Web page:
I FOUND a certain inherent irony in the Radio 4 Woman's Hour judging panel, stated to be a democratic group, selecting the Queen as first on their list of the 100 most powerful women in the UK ("Queen heads power list at Radio 4 Woman's Hour", The Herald, February12).
Democracy is not a word one would readily link with the monarchy.
Most of the women on the list are described as having reached their positions through applying their own talents and attributes, unlike the Queen, who inherited her position from her father all those decades ago.
The fact that the panel even discussed whether or not the Duchess of Cambridge should be on such a list casts doubt on the nature and credibility of its compilation.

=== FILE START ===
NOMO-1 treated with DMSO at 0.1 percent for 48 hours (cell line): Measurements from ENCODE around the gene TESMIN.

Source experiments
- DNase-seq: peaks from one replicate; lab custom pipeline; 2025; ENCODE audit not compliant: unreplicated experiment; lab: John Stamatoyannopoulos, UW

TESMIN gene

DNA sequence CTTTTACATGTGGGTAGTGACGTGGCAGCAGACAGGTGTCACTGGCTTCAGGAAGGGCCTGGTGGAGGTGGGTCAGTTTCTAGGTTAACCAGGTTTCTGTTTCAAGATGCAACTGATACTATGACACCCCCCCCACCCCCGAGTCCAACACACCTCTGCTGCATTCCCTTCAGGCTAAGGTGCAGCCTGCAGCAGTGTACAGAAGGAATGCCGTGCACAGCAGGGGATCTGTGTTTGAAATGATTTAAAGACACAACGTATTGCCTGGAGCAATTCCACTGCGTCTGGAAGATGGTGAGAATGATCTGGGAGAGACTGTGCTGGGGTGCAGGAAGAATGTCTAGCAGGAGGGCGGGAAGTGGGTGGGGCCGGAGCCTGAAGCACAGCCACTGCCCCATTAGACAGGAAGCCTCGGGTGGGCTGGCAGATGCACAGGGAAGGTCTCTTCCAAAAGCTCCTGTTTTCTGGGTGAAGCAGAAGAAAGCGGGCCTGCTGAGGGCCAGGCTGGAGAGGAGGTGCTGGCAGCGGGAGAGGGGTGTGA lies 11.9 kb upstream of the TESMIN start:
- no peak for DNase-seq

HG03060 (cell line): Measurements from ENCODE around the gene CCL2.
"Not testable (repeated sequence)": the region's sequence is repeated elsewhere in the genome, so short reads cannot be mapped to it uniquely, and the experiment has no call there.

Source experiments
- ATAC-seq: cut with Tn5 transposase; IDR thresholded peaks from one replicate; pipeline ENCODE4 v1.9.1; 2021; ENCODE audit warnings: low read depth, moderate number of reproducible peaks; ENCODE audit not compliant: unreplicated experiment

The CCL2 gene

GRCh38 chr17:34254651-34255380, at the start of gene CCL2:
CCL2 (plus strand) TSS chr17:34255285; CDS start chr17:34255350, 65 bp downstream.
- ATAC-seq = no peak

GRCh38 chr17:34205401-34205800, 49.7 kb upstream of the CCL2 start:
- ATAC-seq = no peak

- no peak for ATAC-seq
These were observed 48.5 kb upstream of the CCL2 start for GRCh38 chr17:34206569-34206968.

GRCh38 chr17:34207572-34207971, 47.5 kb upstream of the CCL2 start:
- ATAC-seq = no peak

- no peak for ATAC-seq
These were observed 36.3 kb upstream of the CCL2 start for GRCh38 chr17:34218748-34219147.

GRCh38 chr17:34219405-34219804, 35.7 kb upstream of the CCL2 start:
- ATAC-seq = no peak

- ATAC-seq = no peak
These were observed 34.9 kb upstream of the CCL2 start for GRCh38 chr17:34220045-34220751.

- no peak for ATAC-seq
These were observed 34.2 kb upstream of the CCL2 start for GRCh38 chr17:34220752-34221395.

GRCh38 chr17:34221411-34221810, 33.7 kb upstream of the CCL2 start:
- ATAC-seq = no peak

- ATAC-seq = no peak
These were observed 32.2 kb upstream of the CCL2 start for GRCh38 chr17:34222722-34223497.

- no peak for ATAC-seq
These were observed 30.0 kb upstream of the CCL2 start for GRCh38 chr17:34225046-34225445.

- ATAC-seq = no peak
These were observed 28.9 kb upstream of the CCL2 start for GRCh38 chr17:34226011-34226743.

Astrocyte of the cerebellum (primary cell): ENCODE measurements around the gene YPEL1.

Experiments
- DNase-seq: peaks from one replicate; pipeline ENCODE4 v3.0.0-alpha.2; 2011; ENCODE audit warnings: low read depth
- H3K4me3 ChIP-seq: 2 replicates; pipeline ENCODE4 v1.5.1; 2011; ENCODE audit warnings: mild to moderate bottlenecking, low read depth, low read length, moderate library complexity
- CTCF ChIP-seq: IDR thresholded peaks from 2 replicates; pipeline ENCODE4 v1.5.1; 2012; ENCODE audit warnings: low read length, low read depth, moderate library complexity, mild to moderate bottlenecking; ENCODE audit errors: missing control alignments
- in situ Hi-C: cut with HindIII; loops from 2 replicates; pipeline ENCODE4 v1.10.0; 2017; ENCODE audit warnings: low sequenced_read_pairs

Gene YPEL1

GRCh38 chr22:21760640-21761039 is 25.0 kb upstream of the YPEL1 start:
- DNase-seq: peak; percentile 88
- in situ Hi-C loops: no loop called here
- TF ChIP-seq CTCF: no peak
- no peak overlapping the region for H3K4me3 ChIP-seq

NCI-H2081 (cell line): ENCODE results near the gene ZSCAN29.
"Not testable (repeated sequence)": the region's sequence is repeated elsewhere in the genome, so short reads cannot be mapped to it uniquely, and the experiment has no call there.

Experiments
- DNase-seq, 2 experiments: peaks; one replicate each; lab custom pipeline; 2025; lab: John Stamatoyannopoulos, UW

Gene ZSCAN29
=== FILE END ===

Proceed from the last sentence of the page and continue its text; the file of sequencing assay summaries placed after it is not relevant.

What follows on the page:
We have the retirement by senior personages from their jobs is in the public eye, with Queen Beatrix in the Netherlands abdicating in favour of the Crown Prince and Pope Benedict conceding graciously that old age has caught up with him and, against papal historical trends, resigning. Perhaps the "most powerful woman in the UK", according to Radio 4, should be giving consideration to following suit.
However, given the fact that, however unwilling some of the subjects are, we are likely to have the monarchy for the foreseeable future the consequences of the law of succession and the personality of the next in line, perhaps we should be encouraging this particular elderly person to soldier on.
Ian W Thomson,
38 Kirkintilloch Road,
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